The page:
“Pray without ceasing.” (I Thess. 5:17)
This familiar scripture admonition is appropriate anytime – especially now as we approach the next important gathering of United Methodist leaders called “General Conference”. That 10 day event in Tampa, Florida is coming up very quickly. And of the nearly 1,000 delegates there, 14 (7 lay and 7 clergy) will be from our Missouri Conference. Plus, there will be many alternate delegates and several thousand “observers”.
Many of you may be wondering what all the fuss is about. After all, it’s hard to see exactly how whatever happens at General Conference affects your work in your local congregation and community. Actually, this time, that’s the point – the local church. THIS General Conference, more than recent ones, could be pivotal to the future of the church and all our congregations. All of our “connection”. IF it can embrace the call to redirect attention, energy, and resources toward a sustained focus upon helping local congregations become more healthy and vital, more purposeful and effective. More fruitful. With all the various proposals, differing perspectives, and heartfelt anxiety about change, is it possible?
Only with God’s help and by the power of the Holy Spirit.
As I’ve spent hours reading the material sent to delegates and pouring over the legislative proposals, I find myself getting anxious. Hundreds of delegates and bishops are working hard and spending long hours discussing and preparing, including our own Bishop Schnase and our Missouri delegation led by Rev. Cody Collier. I want to make a difference and be part of significant change, but I’m concerned about exactly how it will all work out. Then I remember – it’s not really up to me, or our delegation, or my legislative committee, or even the bishops. And, really, it’s not up to whatever majority carries the day regarding legislation.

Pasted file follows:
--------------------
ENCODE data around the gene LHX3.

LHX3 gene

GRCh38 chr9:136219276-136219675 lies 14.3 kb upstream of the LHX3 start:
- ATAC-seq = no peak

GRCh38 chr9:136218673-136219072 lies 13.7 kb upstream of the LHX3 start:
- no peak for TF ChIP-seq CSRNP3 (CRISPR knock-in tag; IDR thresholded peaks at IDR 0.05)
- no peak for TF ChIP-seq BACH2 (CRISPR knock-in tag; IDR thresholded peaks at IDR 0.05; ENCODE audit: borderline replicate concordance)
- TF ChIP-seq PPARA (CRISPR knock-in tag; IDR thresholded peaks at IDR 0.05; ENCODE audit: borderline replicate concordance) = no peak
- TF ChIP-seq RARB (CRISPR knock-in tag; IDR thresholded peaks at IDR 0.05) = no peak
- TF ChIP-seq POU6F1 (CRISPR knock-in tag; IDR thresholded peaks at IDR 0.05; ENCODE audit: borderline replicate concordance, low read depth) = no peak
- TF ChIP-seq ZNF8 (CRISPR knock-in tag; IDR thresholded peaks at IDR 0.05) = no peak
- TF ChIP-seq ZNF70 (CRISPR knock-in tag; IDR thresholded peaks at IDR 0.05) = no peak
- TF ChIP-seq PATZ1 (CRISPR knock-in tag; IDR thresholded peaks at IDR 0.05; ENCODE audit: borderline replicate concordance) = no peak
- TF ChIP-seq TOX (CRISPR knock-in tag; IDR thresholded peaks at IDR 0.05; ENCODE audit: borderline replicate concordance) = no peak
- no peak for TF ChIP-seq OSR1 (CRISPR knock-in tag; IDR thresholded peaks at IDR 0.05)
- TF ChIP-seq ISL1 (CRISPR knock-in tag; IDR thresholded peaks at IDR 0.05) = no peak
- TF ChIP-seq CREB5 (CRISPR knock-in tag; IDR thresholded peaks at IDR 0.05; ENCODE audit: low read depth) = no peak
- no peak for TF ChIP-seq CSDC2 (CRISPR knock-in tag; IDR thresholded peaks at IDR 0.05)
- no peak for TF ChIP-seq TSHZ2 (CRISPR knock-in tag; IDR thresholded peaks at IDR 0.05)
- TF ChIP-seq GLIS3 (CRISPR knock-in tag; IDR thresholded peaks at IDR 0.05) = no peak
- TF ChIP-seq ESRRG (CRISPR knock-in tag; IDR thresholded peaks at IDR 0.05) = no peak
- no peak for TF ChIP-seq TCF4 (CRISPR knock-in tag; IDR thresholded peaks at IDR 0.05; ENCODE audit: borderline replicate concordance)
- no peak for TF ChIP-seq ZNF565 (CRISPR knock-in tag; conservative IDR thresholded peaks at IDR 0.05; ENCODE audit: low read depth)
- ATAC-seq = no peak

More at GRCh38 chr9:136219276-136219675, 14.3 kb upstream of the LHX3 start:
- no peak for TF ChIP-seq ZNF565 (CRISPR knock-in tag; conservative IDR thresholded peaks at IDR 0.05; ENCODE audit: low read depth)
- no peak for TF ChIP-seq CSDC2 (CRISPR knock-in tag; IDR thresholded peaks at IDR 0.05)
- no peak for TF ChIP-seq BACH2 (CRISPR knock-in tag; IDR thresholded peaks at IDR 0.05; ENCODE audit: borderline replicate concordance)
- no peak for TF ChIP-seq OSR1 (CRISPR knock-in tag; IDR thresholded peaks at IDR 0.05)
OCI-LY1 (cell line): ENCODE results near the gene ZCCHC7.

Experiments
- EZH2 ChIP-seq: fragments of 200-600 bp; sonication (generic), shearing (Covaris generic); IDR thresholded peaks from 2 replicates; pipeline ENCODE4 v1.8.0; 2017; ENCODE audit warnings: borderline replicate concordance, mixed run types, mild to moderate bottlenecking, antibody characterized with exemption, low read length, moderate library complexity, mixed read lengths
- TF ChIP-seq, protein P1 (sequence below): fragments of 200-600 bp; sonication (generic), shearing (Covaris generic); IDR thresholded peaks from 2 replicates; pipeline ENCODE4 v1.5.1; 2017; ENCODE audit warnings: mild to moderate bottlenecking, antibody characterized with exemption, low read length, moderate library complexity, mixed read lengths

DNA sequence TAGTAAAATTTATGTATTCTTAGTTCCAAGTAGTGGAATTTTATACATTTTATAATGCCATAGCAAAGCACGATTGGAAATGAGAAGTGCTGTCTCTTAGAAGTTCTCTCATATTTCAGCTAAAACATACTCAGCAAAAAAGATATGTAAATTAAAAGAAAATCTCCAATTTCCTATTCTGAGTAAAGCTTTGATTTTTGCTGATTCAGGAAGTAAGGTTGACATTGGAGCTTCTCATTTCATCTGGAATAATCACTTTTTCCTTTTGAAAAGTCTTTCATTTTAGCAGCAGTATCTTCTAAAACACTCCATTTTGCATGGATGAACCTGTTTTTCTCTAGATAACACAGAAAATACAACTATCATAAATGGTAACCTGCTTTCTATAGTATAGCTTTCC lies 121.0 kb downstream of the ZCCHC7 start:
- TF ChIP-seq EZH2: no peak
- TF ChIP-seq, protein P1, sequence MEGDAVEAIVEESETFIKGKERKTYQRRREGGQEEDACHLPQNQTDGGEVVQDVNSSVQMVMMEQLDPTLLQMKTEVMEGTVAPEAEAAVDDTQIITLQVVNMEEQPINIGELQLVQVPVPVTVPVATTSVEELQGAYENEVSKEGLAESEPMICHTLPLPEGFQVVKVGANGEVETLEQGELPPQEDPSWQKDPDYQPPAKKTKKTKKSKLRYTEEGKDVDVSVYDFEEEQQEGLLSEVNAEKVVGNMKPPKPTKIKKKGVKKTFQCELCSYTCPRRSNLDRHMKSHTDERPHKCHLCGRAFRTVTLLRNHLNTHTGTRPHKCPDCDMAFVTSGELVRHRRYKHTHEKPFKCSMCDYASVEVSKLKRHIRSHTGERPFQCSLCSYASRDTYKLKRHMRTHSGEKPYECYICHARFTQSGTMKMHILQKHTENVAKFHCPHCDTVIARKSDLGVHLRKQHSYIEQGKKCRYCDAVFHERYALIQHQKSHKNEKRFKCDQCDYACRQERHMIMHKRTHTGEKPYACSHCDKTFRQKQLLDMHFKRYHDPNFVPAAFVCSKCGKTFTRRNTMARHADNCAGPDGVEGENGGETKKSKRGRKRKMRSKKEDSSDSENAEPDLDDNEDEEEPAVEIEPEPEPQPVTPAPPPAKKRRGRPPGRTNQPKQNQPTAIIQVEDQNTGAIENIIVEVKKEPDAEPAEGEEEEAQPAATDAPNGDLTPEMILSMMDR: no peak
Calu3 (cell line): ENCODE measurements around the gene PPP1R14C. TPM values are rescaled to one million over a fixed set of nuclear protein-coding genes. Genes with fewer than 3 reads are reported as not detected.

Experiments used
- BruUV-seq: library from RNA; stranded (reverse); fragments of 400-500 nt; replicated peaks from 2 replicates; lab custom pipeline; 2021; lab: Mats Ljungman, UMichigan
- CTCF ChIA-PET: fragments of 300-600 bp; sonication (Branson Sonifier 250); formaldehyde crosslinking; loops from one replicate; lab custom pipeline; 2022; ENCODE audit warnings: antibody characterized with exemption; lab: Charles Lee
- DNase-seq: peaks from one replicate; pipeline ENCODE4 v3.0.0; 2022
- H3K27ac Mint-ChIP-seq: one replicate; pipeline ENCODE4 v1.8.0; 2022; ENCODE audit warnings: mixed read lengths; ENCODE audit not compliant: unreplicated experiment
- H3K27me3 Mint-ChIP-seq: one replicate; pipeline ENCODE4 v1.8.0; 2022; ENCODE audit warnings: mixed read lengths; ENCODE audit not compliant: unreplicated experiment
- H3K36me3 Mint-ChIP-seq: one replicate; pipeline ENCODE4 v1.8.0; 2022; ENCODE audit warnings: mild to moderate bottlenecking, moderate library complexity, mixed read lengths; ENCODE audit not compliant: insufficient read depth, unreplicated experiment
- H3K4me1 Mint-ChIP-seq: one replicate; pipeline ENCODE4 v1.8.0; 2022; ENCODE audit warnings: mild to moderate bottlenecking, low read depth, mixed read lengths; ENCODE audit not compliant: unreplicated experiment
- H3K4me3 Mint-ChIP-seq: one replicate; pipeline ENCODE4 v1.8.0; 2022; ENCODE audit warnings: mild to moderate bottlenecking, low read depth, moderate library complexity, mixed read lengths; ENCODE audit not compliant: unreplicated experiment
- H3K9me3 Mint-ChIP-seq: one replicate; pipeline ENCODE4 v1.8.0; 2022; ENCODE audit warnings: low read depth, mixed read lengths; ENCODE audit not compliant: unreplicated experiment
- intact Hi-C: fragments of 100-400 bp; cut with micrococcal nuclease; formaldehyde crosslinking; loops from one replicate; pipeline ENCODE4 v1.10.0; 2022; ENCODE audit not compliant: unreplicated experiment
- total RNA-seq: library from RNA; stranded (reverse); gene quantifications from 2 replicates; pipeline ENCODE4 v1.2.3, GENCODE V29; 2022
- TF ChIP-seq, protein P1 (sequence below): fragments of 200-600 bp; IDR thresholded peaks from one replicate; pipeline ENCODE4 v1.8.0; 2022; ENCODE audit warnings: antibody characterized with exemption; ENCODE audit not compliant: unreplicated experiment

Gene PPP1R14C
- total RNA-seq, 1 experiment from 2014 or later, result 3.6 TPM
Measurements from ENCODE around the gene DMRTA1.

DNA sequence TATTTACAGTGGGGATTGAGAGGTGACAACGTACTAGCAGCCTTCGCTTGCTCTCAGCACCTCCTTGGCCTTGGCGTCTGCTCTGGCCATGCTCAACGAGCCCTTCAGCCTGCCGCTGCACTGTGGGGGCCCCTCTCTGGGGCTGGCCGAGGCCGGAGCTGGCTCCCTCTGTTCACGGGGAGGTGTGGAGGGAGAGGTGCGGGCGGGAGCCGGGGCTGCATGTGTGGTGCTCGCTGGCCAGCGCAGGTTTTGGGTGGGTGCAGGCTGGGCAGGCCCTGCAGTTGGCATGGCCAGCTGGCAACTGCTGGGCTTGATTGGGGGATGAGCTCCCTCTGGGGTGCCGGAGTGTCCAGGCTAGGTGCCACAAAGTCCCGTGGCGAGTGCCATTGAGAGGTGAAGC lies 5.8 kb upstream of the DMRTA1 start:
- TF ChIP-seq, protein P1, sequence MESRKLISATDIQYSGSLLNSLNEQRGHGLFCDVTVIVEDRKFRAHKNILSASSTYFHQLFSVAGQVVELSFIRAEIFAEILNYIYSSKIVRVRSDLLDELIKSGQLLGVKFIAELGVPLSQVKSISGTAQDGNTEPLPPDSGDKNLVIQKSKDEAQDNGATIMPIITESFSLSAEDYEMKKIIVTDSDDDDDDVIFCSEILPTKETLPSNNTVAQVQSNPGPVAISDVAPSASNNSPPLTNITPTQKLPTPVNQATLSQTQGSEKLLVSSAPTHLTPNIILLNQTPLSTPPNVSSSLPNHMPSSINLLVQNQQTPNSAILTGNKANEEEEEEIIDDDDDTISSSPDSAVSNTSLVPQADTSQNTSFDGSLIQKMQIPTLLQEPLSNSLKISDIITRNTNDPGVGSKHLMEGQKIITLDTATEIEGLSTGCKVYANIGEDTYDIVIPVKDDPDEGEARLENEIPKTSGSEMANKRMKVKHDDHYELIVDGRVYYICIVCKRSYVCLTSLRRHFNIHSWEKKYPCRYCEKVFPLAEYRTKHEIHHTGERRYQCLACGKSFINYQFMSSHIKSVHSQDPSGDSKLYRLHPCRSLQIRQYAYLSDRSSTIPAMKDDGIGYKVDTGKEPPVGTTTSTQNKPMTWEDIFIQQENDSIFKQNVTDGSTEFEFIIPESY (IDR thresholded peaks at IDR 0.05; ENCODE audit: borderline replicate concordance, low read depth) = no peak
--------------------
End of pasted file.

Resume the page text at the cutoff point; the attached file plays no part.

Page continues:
If we are to be the church of Jesus Christ, a renewed Methodist movement in our time, it’s up to God – and a spiritual empowerment that fills each person with passion for Christ and for all of God’s people. Everywhere – from General Conference delegates in Tampa, through Annual Conferences and every local congregation’s leaders. Every clergy and lay leader. YOU!
The Call to Action report identifies key “drivers” of vital congregations, one of which is “a high percentage of spiritually-engaged laity” in leadership. Spiritually engaged laity. One of the first ways for laity, particularly lay leaders, to be spiritually engaged is through prayer – listening for God’s spiritual voice, discerning directions and actions. Prayer for your own work, for your pastor and congregation, for your community, for our conference and bishop. And, yes, prayer for the General Conference.
Many are sensing a great need for prayer around this General Conference, and we know that God will answer. Will you be part of it? We believe in the power of prayer and the power of your prayers. There are many great resources to help you, and two I’d suggest for the next few weeks are:
Upper Room’s 50 Days of Prayer, daily scripture and meditations through the last day of General Conference (May 4). It’s on the web at http://50daysofprayer.upperroom. org.
Bishop Schnase’s excellent blogs for the 30 days leading up to General Conference, found at www.ministrymatter.com/30days or at www.fivepractices.org.
Laity of the Missouri Conference, let’s get more spiritually- engaged and “pray without ceasing” for God’s Holy Spirit to empower a movement of renewal and purpose throughout our church. Each one of us can be part of that. Let’s pray that God will fill Tampa and General Conference with wisdom and discernment, helping God to use the United Methodist movement to truly transform the world through congregations of new and renewed disciples of Jesus Christ. That’s a vision worth praying for!
Thanks again for your leadership and prayers!
Brian Hammons, Lay Leader MO Conference of the UMC